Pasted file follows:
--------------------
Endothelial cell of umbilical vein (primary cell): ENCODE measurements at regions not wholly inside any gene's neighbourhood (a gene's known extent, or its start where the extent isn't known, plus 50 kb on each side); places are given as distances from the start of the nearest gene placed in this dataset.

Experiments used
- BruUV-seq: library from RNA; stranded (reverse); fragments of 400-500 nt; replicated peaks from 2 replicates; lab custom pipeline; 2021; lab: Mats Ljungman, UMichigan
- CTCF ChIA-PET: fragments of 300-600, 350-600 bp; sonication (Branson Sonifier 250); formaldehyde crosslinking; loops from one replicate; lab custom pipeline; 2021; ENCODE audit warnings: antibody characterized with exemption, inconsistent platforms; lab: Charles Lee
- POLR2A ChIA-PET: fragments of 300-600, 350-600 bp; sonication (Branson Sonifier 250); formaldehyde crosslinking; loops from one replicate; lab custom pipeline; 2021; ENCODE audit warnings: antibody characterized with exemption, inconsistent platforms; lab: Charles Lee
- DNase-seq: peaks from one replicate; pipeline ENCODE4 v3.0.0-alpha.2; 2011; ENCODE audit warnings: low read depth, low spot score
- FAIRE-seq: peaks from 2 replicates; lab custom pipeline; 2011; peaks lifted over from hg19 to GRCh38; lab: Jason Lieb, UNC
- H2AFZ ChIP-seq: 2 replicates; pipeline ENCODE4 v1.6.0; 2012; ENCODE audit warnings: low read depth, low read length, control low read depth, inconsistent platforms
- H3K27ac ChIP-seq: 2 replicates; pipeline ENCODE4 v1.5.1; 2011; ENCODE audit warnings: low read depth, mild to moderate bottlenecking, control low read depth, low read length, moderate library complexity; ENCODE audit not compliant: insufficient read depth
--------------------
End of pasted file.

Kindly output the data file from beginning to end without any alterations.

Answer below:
Endothelial cell of umbilical vein (primary cell): ENCODE measurements at regions not wholly inside any gene's neighbourhood (a gene's known extent, or its start where the extent isn't known, plus 50 kb on each side); places are given as distances from the start of the nearest gene placed in this dataset.

Experiments used
- BruUV-seq: library from RNA; stranded (reverse); fragments of 400-500 nt; replicated peaks from 2 replicates; lab custom pipeline; 2021; lab: Mats Ljungman, UMichigan
- CTCF ChIA-PET: fragments of 300-600, 350-600 bp; sonication (Branson Sonifier 250); formaldehyde crosslinking; loops from one replicate; lab custom pipeline; 2021; ENCODE audit warnings: antibody characterized with exemption, inconsistent platforms; lab: Charles Lee
- POLR2A ChIA-PET: fragments of 300-600, 350-600 bp; sonication (Branson Sonifier 250); formaldehyde crosslinking; loops from one replicate; lab custom pipeline; 2021; ENCODE audit warnings: antibody characterized with exemption, inconsistent platforms; lab: Charles Lee
- DNase-seq: peaks from one replicate; pipeline ENCODE4 v3.0.0-alpha.2; 2011; ENCODE audit warnings: low read depth, low spot score
- FAIRE-seq: peaks from 2 replicates; lab custom pipeline; 2011; peaks lifted over from hg19 to GRCh38; lab: Jason Lieb, UNC
- H2AFZ ChIP-seq: 2 replicates; pipeline ENCODE4 v1.6.0; 2012; ENCODE audit warnings: low read depth, low read length, control low read depth, inconsistent platforms
- H3K27ac ChIP-seq: 2 replicates; pipeline ENCODE4 v1.5.1; 2011; ENCODE audit warnings: low read depth, mild to moderate bottlenecking, control low read depth, low read length, moderate library complexity; ENCODE audit not compliant: insufficient read depth